Next, the RATE team needed to measure and study the diffusion characteristics of zircon and the surrounding biotite in order to understand what the data in Table 1 really meant. In 1999, they looked for any available data on helium diffusion in zircons and biotite. The only data they could find were from Sh. A. Magomedov, who had published data for radiogenic Pb and helium diffusion in highly radiation-damaged zircons from the Ural Mountains in Russia.6 Helium data only appeared as a graph. Then in 2001, the RATE team received a preprint for a paper by P. W. Reiners and colleagues listing new helium diffusion data in zircons from several sites in Nevada.7 A graphical summary of those data is presented in Figure 3.8
These data, combined with data for the diffusion constants in muscovite and biotite (two forms of mica), convinced the RATE team that the zircon rates for helium loss were more important than those for the surrounding medium. With these data in hand, the team acquired new samples from the GT-2 borehole and sent them off to a recognized expert in diffusion measurements for analysis.9 These constitute the data points (blue dots with error bars) in Figure 4.10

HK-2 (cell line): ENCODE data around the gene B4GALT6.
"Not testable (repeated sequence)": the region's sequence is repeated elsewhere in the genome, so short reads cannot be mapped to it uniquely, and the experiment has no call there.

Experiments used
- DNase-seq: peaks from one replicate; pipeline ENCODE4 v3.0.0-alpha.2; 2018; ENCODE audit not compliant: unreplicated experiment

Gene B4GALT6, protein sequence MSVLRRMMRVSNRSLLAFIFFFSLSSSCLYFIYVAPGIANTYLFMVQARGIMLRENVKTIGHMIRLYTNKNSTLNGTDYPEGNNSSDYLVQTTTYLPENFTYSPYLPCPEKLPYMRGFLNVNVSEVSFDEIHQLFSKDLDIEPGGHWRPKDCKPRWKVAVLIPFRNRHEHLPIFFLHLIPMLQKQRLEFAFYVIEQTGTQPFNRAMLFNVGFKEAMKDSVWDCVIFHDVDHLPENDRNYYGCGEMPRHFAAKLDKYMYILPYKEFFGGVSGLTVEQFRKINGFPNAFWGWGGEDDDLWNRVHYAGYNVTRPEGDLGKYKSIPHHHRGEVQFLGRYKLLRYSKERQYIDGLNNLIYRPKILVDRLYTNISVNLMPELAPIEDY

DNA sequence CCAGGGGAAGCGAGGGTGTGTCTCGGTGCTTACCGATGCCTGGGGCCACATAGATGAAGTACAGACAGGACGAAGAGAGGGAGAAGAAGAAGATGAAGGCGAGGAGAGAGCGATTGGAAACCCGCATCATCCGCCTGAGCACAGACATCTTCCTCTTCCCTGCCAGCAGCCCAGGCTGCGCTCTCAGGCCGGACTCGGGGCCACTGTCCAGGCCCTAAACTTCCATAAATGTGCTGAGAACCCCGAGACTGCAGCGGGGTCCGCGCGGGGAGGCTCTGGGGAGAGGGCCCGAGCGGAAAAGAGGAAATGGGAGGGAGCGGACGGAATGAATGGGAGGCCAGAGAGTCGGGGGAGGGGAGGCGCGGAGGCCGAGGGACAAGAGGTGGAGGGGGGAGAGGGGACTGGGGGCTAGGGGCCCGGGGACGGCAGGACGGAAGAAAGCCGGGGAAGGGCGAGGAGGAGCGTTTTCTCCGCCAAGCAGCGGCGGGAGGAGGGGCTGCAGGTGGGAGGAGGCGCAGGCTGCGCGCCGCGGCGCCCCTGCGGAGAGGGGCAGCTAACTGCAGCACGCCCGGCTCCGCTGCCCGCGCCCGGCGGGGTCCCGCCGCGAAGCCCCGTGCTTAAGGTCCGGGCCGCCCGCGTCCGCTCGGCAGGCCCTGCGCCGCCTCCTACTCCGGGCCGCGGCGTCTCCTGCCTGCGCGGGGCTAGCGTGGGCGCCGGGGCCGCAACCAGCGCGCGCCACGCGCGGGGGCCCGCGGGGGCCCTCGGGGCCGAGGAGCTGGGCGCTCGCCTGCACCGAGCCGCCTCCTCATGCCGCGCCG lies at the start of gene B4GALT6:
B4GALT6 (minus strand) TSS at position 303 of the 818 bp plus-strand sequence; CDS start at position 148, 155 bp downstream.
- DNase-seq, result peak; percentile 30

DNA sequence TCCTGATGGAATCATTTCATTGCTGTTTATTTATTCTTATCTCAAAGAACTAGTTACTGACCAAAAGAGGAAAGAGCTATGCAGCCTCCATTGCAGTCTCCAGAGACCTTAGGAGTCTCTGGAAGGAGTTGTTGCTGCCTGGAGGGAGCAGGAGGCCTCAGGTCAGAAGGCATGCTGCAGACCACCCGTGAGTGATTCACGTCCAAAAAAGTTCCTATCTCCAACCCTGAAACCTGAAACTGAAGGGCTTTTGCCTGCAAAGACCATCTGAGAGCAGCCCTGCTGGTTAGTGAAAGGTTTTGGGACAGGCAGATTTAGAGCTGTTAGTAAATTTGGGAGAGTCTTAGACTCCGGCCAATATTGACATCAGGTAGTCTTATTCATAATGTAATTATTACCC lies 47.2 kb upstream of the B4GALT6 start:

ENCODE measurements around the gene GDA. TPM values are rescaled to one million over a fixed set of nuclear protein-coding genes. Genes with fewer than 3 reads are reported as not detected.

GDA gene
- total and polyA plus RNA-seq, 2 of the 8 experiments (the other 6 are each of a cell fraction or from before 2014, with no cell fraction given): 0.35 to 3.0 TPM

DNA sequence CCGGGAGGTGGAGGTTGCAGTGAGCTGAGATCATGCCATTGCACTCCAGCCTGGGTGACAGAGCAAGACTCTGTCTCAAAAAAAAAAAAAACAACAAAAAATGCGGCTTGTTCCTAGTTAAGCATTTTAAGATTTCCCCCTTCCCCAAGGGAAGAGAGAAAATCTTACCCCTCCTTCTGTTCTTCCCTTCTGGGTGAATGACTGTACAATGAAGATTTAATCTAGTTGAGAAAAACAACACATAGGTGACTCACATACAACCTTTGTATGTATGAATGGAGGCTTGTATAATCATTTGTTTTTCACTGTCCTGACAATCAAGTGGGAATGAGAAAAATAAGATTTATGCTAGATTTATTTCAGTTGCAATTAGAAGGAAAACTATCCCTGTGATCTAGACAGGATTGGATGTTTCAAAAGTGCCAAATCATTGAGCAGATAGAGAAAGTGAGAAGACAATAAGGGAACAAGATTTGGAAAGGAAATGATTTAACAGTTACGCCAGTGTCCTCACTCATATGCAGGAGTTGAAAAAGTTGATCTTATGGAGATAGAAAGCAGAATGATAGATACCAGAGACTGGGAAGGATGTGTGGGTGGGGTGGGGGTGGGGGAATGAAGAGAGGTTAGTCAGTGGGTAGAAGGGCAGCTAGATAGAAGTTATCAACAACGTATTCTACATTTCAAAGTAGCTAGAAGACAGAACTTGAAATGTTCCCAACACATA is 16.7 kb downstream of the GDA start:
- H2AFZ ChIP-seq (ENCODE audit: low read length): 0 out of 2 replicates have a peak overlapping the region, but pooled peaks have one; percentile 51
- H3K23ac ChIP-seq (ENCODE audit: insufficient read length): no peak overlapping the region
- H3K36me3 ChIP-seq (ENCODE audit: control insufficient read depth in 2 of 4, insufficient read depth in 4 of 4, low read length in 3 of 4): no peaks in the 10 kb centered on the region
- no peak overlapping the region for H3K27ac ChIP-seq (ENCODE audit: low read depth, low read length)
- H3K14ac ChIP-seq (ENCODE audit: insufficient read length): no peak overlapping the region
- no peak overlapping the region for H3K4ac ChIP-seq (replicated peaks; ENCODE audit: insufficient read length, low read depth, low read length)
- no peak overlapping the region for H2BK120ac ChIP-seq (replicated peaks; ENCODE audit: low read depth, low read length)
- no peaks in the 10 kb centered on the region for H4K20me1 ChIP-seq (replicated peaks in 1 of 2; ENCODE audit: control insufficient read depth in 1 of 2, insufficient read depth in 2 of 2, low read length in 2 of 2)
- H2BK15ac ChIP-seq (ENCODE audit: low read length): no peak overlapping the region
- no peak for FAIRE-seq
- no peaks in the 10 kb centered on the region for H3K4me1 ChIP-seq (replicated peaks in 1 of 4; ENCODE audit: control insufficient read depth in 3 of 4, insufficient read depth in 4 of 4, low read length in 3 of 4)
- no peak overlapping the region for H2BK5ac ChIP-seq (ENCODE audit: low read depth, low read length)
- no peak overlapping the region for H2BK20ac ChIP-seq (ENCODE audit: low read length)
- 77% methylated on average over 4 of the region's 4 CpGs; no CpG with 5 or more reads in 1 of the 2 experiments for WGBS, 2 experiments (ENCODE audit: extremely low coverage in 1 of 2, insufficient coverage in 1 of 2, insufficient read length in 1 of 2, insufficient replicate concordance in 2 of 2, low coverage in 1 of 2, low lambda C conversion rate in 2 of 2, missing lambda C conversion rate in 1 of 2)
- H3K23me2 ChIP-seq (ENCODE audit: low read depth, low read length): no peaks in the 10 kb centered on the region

The RATE team was then faced with developing two models for the migration of helium out of the zircon and into the surrounding biotite. One model was based on a creationist view of history and the other was based on the billion-year uniformitarian view.11 Figure 4 compares the data with the model predictions.
Clearly there is a considerable and irreconcilable difference between the two models. The creationist model agrees remarkably well with the actual data; the uniformitarian model predicts diffusivities more than 100,000 times lower than the actual data show. The data predict that within the uniformitarian model all zircon samples would retain much less helium than is observed. Rearranging the diffusion equation for the creation model, one obtains an approximate age for the GT-2 borehole rock of 5,680 ± 2,000 years—as compared to the assumed 1.5 billion-year age in the uniformitarian model. The RATE team concluded that although approximately 1.5 billion years of U/Th decay at today’s decay rates occurred within the GT-2 borehole rock, helium generated by that decay had only been escaping for about 5,700 years, which is why large amounts of helium were still present in the zircons. This discrepancy can be resolved if there was a time in the past in which nuclear decay rates were much higher. This is strong observational evidence that at some time in the past, accelerated nuclear decay did occur.